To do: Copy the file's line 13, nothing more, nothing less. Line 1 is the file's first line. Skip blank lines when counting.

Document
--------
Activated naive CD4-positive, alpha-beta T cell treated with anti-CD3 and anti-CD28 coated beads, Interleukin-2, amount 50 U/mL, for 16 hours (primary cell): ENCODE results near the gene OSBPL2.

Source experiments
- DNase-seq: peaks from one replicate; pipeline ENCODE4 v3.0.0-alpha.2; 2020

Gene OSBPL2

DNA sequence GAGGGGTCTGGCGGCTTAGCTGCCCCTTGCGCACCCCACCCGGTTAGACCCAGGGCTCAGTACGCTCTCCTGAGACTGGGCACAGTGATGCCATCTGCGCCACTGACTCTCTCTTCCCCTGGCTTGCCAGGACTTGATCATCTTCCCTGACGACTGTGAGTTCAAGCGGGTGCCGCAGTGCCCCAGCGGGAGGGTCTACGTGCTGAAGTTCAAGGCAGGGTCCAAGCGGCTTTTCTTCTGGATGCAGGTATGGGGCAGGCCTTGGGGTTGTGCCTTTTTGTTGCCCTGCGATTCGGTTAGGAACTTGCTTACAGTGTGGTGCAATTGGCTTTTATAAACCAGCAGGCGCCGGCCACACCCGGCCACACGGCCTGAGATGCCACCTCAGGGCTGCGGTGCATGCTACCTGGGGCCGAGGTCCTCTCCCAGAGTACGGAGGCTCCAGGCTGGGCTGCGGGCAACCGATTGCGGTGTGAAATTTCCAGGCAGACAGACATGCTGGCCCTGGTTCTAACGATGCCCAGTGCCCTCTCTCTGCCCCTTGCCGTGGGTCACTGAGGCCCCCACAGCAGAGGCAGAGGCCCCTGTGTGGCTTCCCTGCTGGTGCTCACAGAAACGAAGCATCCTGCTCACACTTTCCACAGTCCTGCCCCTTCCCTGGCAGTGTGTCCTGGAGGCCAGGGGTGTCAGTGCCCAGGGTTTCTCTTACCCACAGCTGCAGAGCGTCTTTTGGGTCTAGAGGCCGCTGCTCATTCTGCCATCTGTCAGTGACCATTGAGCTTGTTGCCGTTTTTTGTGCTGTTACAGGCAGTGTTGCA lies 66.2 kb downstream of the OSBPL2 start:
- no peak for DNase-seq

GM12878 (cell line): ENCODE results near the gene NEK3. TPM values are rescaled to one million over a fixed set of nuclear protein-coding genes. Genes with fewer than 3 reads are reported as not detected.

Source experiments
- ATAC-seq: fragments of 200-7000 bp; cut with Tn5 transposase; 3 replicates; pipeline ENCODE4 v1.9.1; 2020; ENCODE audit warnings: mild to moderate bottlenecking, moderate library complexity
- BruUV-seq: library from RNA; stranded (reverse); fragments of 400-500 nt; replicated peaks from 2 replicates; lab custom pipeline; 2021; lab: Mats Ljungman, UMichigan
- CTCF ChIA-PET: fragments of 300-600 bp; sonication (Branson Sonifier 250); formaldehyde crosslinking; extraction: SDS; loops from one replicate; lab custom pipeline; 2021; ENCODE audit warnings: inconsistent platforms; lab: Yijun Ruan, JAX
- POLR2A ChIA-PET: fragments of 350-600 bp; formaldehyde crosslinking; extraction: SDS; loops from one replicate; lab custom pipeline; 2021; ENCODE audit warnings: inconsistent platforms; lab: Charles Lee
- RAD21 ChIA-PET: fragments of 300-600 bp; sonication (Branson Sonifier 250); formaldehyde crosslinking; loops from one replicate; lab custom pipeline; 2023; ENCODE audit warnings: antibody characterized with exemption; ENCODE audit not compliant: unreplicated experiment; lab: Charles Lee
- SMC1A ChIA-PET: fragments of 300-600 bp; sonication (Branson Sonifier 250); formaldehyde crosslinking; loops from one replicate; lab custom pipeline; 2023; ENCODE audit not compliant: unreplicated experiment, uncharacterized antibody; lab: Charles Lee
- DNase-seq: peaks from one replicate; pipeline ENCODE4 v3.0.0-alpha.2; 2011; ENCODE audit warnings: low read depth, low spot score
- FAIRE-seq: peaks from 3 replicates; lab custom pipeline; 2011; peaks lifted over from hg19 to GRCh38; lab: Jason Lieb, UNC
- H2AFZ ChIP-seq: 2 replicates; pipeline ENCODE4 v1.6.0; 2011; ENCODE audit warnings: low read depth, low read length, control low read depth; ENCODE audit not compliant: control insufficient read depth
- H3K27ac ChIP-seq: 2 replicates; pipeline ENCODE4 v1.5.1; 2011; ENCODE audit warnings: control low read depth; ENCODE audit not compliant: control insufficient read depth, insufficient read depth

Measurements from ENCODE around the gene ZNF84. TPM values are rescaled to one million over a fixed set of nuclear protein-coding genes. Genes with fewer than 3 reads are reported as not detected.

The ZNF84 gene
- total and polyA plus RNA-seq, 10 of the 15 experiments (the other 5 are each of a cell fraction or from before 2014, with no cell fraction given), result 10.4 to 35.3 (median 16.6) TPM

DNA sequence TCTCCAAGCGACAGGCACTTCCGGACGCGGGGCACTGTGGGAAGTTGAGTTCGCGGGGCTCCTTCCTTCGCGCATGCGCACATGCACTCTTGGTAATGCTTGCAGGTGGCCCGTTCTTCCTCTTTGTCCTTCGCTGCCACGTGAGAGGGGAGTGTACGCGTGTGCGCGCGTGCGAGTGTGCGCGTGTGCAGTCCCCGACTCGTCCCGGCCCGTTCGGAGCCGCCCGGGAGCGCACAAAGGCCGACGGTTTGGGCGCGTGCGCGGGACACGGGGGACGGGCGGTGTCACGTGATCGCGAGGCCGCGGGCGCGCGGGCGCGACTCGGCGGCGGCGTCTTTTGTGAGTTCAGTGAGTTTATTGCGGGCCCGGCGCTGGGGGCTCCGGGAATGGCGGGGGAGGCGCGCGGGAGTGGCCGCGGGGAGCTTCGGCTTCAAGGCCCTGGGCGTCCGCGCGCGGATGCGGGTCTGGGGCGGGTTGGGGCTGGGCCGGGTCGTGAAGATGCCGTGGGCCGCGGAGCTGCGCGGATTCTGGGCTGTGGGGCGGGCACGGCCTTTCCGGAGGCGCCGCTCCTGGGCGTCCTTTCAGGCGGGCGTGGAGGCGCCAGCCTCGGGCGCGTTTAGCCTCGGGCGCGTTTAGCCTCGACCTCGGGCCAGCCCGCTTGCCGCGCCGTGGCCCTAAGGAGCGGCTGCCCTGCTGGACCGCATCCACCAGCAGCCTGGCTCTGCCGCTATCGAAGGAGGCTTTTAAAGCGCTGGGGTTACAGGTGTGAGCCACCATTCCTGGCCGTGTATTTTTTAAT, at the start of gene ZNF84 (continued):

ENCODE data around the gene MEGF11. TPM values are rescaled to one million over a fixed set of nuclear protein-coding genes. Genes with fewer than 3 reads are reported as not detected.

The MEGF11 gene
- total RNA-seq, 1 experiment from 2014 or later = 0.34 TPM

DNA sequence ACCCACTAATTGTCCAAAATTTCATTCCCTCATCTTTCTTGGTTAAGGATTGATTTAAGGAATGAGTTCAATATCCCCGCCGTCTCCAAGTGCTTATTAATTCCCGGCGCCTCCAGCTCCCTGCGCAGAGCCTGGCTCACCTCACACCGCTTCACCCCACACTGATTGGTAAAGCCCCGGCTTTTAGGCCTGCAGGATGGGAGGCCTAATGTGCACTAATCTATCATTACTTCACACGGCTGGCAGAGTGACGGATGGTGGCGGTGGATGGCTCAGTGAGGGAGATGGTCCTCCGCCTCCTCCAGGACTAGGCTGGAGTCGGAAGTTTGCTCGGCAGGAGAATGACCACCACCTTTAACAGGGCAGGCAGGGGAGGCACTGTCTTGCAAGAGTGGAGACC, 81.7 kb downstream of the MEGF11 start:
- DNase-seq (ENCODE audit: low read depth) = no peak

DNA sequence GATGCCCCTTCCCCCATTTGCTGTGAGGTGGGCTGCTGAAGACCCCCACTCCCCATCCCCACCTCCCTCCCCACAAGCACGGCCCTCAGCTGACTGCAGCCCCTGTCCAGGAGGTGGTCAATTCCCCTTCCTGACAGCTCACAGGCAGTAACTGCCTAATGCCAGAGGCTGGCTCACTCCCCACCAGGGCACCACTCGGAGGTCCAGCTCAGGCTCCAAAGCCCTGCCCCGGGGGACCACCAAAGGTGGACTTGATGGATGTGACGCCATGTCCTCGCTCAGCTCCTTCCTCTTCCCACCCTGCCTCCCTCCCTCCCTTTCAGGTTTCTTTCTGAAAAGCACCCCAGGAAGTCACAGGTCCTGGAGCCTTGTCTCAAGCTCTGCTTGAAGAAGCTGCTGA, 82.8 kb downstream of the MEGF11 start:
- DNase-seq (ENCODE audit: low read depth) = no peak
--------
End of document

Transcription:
- RAD21 ChIA-PET: fragments of 300-600 bp; sonication (Branson Sonifier 250); formaldehyde crosslinking; loops from one replicate; lab custom pipeline; 2023; ENCODE audit warnings: antibody characterized with exemption; ENCODE audit not compliant: unreplicated experiment; lab: Charles Lee